In a unanimous decision, FIFA has voted to expand the World Cup field from 32 to 48 teams starting in 2026. According to the London Independent, the new format will feature 16 groups of three teams “that sees the top two qualify for a knockout round of 32.” This replaces the current format that sees the top two teams from all eight groups advance to the round of 16. The 2026 World Cup is likely to be hosted in North America, with the United States, Canada, and Mexico preparing to submit a joint bid. The plans will see the total number of games “increase from 64 to 80,” and the new format is expected to generate around $1 billion extra for the governing body from the World Cup alone. Critics of this move slam FIFA President Gianna Infantino for making a “selfish move” to deepen his personal pockets as well as those of everyone else in soccer’s main governing body. While any tinkering has its critics, kudos to Infantino for attempting to “shake up” the World Cup format – and also to increase global participation on an unprecedented scale.
Summer Olympics Los Angeles 2024 Could Generate As Much As $11.2 Billion in Economic Impact
A new economic study commissioned by LA 2024 reveals that hosting the Summer Olympics is Los Angeles could generate as much as $11.2 billion in economic output for the city. According to the Orange County Register, the analysis done by Beacon Economics and the UC Riverside School of Business Center for Economic Forecasting & Development shows that the LA 2024 Olympics could create up to “79,307 jobs” and between $152-$167 million in additional tax revenues in the city. The analysis “projected 3.3 million visitors would attend” the Games, with the average visitor “staying in the city 5.5 days and spending an average of $230.07 per day.” While these studies are often a bit exaggerated, a huge selling point for Los Angeles’ hopeful bid to land the Olympics is that the city plans on using existing arenas and stadiums throughout the Southern California area. Some question these “civic studies,” arguing they are self-serving. For the most part, this one reflects the tremendous economic potential that the Games will have for the region. Most studies also ignore the positive branding, public relations, and international awareness benefits that come to a region after hosting a two-week mega event.
Ski Resorts Are Seeing Visitor Numbers 5-10% Higher than 2016 Season
While our recent spate of bad winter weather has caused millions of dollars in damage and travel nightmares for the general public and stranded sports teams alike, it’s a ray of profit sunshine for the winter sports industry. The mounds of fresh powder piling up in California and Nevada ski resorts – more than 20 feet of new snow in some areas – ski resorts are seeing visitor numbers 5-10% higher than the same time last season. And those prime ski conditions are extending across the country, according to the National Ski Area Association, a trade group for the $3 billion industry. Ski resorts in California and Nevada reported 7.25 million skier and snowboarder visits during the 2015-2016 season, a huge jump over the 4.4 million the previous season. This year will see even more visitors, but they’ll be paying higher prices: Vail Resorts Epic Pass, which offers full season access to Vail resorts nationwide, will cost you $809 this season, a 5% increase over last year. While every snow cloud has a silver lining, resort operators wouldn’t stand to profit as much on Mother Nature’s bounty if they hadn’t focused on “the fan experience” every bit as much as their more mainstream sports peers.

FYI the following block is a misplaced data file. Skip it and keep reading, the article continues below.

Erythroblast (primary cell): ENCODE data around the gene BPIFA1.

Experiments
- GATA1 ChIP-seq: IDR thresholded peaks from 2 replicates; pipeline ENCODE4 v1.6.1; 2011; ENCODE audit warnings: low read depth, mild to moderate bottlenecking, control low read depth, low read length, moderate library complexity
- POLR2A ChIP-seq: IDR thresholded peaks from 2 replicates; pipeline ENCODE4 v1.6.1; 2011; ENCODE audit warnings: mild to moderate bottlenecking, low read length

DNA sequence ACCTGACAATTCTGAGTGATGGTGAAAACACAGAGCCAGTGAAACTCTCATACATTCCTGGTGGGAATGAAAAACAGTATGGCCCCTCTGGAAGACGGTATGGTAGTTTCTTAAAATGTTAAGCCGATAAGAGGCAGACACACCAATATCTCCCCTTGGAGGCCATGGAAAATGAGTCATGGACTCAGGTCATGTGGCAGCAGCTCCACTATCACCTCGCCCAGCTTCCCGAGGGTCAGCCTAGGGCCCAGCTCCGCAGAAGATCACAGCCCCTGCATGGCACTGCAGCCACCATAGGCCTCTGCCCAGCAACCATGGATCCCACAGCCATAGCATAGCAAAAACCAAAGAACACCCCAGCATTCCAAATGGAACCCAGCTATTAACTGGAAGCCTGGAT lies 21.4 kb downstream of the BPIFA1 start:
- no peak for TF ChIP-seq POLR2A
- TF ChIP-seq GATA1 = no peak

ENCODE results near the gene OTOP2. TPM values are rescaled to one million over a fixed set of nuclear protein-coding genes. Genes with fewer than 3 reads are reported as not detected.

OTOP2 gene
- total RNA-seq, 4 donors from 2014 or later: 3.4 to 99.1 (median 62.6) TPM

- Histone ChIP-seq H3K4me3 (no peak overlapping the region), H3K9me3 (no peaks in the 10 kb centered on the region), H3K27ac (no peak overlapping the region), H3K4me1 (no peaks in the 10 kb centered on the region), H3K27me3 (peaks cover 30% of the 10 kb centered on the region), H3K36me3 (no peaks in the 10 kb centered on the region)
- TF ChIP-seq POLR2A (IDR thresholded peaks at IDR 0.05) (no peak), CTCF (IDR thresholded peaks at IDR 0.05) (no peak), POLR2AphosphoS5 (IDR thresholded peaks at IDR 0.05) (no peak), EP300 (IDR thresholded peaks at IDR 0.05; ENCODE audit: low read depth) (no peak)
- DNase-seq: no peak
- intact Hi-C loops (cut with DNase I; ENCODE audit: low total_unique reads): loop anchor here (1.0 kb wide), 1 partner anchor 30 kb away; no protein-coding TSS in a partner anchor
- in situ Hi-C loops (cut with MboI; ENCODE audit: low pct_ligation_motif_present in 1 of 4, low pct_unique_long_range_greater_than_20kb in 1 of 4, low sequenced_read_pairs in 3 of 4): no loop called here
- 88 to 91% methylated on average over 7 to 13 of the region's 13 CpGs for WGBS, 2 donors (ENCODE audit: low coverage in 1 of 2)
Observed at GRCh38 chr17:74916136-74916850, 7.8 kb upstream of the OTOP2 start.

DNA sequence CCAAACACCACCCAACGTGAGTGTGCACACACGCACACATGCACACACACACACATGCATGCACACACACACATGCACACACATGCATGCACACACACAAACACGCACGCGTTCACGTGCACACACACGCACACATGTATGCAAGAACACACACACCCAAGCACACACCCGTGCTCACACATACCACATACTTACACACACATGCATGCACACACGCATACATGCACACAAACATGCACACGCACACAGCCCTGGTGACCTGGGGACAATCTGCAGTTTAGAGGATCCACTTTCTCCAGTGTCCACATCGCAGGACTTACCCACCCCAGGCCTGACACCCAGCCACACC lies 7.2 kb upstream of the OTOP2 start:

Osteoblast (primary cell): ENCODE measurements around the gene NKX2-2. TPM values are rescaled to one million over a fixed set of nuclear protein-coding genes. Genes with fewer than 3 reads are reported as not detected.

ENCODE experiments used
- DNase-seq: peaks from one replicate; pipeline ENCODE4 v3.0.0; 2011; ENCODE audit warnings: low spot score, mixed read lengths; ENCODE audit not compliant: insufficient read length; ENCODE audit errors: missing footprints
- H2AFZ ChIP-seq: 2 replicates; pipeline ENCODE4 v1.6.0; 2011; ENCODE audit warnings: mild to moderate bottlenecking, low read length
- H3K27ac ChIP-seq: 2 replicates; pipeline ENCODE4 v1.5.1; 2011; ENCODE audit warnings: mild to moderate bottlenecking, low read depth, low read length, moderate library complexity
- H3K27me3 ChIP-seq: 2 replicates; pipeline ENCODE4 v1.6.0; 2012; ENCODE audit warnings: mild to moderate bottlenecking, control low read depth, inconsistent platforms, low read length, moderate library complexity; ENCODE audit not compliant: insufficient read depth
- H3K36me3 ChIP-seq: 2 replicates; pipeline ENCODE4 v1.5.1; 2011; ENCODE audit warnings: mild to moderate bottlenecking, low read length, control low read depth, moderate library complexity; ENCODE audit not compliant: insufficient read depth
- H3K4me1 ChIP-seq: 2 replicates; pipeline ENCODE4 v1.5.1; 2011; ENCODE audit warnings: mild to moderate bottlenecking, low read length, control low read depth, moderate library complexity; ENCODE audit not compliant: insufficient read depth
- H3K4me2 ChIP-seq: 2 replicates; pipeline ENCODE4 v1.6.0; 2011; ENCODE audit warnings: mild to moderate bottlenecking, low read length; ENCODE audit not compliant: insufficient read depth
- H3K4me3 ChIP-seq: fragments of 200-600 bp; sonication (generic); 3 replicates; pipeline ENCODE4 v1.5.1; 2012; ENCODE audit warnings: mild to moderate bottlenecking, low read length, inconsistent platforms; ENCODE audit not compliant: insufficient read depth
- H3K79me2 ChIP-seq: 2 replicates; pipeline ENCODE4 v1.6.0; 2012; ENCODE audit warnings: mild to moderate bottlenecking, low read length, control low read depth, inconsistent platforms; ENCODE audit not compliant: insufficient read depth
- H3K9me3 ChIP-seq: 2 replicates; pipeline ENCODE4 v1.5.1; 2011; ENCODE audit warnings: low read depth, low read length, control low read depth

San Francisco 49ers Are Suing Santa Clara for Contract Violation
The San Francisco 49ers are suing Santa Clara after the city claimed that the team violated its contract. According to the San Jose Mercury News, the 49ers have invited auditors to Levi’s Stadium to review documents with the intention of proving the accusations to be false. The “team wants a judge to settle the score by requiring the city to sign documents verifying no breaches occurred.” The legal battle between the 49ers and Santa Clara has been going on for months now, but this lawsuit marks an escalation in tensions between both sides. The lawsuit states the Stadium Authority has “embarked on a scheme to concoct and fabricate false accusations of breach or nonperformance…to create a pretext for terminating the Stadium Management Agreement.” This dispute originally started when Santa Clara Mayor Lisa Gillmor “suspected taxpayer dollars were being spent on the venue in violation of the voter-approved Measure J.” While the stadium continues to bring in significant international events such as the Super Bowl and major soccer festivals, the parties continue to litigate over emotional “performance” issues. Hopefully, they can be resolved quickly in order to focus on the bigger picture.